For years, OSHA has been on the receiving end of considerable criticism regarding its Whistleblower Protection Program responsibilities. Since January 2009, there has been a frontal assault from certain members of the House Committee on Education and Labor1, the General Accounting Office,2,3 and even OSHA’s Inspector General.4 In all fairness, OSHA lacks the staff, money and resources to adequately respond to the thousands of whistleblower complaints received each year.
On May 11, 2010, the Professionals for the Public Interest (PftPI), a labor union-centric organization, held a meeting on whistleblowing. Dr. David Michaels, assistant secretary of labor for occupational safety and health, was the keynote speaker. In his presentation, he stated:
In FY 2009, OSHA received 2,160 complaints and completed 1,947 investigations. Of those completed, OSHA recommended litigation or otherwise found merit in only 3 percent of whistleblower complaints; 20 percent were resolved by settlements reached either by OSHA and the parties or by the parties alone; 63 percent were dismissed; and 14 percent were withdrawn. Our results for the first half of fiscal year 2010 continue in the same disappointing vein.5
Dr. Michaels rightfully contends the whistleblower protection provisions in Section 11(c) of the OSH Act and those spread across 16 other statutes for which OSHA has whistleblower protection responsibility is a “patchwork quilt of worker protections.” He also quoted the Public Employees for Environmental Responsibility’s press release that stated OSHA’s Whistleblower Protection Program is “hopelessly overwhelmed.” Note: more statutes with whistleblower protection provisions are coming (e.g., Patient Protection and Affordable Care Act). Interestingly, during the Q&A, Dr. Michaels could not answer how many of the three percent (58) whistleblower complaints that had “merit” were actually litigated. No one asked Dr. Michaels the obvious question: Why in the world would anyone file a whistleblower complaint considering OSHA’s track record for pursuing employers who retaliate against the whistleblower and how can a whistleblower be assured they will be “protected”?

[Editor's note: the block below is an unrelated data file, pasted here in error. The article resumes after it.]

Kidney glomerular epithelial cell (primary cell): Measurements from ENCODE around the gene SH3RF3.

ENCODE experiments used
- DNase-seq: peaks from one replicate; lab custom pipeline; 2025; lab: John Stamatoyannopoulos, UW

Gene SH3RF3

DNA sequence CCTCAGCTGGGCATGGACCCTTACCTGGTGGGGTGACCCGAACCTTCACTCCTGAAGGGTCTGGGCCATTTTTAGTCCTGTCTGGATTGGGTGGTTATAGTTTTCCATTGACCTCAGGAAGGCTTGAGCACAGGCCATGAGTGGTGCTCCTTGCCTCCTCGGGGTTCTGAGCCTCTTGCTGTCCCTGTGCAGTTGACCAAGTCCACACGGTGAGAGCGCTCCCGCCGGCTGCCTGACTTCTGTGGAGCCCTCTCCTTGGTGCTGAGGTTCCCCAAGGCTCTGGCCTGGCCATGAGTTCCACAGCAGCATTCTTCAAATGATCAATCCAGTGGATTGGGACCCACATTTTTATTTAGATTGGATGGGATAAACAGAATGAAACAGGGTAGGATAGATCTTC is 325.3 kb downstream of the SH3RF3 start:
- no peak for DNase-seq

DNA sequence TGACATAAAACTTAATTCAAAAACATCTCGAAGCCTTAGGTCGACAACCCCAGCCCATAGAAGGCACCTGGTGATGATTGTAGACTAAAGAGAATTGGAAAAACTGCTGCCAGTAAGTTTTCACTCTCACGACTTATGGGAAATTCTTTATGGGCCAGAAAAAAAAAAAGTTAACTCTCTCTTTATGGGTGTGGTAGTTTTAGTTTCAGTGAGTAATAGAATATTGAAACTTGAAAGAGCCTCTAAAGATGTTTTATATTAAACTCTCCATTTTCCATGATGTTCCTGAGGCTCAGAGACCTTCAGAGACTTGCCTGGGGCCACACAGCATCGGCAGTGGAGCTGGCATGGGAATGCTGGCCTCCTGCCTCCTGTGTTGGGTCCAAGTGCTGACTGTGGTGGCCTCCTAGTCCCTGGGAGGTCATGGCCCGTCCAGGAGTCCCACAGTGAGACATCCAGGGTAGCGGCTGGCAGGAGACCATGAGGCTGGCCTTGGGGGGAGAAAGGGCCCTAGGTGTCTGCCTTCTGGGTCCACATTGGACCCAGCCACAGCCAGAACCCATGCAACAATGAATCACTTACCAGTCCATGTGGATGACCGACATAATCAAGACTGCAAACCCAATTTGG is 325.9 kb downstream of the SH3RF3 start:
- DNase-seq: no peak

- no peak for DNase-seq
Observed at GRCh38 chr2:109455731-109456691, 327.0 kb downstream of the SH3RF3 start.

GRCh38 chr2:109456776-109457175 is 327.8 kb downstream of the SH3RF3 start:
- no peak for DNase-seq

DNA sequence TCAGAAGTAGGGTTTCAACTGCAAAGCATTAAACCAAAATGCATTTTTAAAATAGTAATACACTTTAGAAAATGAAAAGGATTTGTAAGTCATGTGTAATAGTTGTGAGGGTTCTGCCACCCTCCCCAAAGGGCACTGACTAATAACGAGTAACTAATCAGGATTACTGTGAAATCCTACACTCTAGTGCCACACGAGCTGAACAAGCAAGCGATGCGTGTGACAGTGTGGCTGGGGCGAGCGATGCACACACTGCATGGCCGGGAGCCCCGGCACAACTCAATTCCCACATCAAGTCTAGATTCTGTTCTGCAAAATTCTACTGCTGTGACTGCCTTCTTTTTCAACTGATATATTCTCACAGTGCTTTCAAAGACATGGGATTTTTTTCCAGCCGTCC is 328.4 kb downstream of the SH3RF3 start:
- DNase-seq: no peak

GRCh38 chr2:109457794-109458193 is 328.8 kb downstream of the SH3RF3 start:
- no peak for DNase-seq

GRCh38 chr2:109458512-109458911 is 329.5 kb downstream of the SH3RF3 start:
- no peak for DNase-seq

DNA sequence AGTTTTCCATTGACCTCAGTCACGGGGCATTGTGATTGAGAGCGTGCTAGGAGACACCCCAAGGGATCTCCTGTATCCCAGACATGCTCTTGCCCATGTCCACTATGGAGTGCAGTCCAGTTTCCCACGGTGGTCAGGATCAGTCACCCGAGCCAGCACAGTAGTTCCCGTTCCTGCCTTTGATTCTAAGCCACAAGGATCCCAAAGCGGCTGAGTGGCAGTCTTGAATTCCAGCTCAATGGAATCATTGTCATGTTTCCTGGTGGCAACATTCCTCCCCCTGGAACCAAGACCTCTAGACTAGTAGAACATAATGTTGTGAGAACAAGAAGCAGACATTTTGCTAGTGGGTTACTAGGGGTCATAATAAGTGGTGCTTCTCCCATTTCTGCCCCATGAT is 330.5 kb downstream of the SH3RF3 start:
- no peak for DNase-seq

Realistically, what employee is going to risk his or her livelihood filing a safety or health whistleblower complaint with OSHA; even with all the so-called protections afforded in Section 11(c) of the 1970 OSH Act or the additional protections of the proposed Protecting America’s Workers Act (HR 2067) to amend the OSH Act? Since it takes OSHA on average 174 days to investigate a single complaint,6 the last thing OSHA needs is a ramp up in the number of whistleblower complaints and more laws with whistleblower provisions.
Is there a way to dissolve the alleged need for a Whistleblower Protection Program? Let’s consider a radical systems thinking approach to organizational management that would lead to dissolving the need for a whistleblower program altogether. The following is drawn, in part, from Chetan Dhruve’s must read book, Why Your Boss Is
What kind of system do we really work in?
Whether you work in the private or public sector, virtually all of us inhabit a box on a hierarchical organization chart. What do these charts really represent? For the most part, they represent the “Boss-Subordinate relationship.” Good or bad, the fact that there are human beings interacting within this “Boss-Subordinate relationship” makes it a “system.” A “system” is an entity that maintains its existence through the mutual interactions of its parts. It makes more sense to understand this relationship from a systems thinking point of view than from an analytical thinking perspective.